What is the explanation of oily food being tasty? How does extra oil enhances taste?

It is evident North Indian food specialy Mughlai food uses too much oil and it is also true too much oil makes the food tasty (at least to a large amount of people).

In a forum one said that lots of oil which makes dish look complete and well decorate. Even when fish is rich in oil they cook with extra oil to gives spicy taste. But I could not comprehend what he said. I want to know why taste is enhanced.

Could anyone please explain elaborately?



  1. There's a book on this: Salt Sugar Fat: How the Food Giants Hooked Us by Michael Moss (Author). Oil doesn't improve taste much, but it improves "mouth feel". Imagine you substitute oil with water in peanut butter (google for "PB2"), or mash potato without butter.
  2. Harold McGee’s “On Food and Cooking”, use the index to find key topics.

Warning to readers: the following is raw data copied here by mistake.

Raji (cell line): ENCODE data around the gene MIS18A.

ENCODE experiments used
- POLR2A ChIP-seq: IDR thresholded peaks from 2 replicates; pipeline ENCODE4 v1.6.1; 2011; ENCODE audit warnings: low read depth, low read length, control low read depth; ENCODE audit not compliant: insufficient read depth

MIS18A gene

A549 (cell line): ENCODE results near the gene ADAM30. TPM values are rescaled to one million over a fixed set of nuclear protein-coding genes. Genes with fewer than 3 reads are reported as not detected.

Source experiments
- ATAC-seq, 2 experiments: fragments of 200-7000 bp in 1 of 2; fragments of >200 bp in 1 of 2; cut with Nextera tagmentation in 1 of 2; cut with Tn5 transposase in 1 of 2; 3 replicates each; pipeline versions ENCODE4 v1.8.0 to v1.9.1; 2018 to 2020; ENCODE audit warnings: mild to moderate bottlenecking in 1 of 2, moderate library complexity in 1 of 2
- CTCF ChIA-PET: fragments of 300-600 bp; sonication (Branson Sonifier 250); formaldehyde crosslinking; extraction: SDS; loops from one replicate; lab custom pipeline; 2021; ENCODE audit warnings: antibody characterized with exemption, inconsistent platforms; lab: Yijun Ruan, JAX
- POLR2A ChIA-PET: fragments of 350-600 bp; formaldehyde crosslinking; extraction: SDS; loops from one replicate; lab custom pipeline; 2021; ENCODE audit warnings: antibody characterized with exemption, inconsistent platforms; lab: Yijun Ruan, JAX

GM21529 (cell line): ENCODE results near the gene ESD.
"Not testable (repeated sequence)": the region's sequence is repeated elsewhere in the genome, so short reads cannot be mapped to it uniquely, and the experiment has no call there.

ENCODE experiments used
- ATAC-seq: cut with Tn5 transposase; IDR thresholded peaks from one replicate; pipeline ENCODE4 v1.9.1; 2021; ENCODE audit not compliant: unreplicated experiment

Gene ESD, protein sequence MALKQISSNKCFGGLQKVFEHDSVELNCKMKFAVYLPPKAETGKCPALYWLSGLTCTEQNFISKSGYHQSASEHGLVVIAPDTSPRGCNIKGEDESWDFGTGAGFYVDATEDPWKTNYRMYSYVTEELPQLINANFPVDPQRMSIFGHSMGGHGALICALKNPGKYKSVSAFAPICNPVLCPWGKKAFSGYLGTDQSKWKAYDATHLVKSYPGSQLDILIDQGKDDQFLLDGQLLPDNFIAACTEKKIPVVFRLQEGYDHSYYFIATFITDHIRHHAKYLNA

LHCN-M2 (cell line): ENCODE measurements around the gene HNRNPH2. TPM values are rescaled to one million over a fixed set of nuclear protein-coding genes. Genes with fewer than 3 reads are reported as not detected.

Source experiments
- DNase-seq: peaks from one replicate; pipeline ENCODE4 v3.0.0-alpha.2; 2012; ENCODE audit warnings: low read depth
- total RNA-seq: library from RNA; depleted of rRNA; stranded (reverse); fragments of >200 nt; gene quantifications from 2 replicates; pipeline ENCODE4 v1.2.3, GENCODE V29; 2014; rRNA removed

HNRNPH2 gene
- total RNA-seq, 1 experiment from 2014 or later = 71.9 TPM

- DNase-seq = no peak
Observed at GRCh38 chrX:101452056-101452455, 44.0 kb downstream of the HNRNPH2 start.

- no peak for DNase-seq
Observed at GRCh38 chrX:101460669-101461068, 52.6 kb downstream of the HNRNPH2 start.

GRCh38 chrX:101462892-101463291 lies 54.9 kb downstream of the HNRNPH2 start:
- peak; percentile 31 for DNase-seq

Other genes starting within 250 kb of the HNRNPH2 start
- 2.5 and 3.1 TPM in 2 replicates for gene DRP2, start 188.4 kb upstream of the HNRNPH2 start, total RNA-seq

1 Answer 1


Oil is a great non-polar solvent and will dissolve many flavor molecules that don't dissolve well in water. “Like dissolves like”. For instance, capsaicins from chili peppers, zingerone from ginger, piperine from black pepper, and many others, dissolve sparingly in water but well in oils.

Not just hot flavors, either - limonene (citrus), carvone (S and R forms, from spearmint and caraway), and other essences are non-polar.

Once dissolved, they're mobile and easier to taste.

  • May I know the source of information you gave? Dec 2, 2019 at 0:36
  • 4
    I teach food chemistry and organic chemistry, so I picked this up many places over the years. A good source to start with, though, is Harold McGee’s “On Food and Cooking”. Use the index to find key topics. Dec 2, 2019 at 3:42

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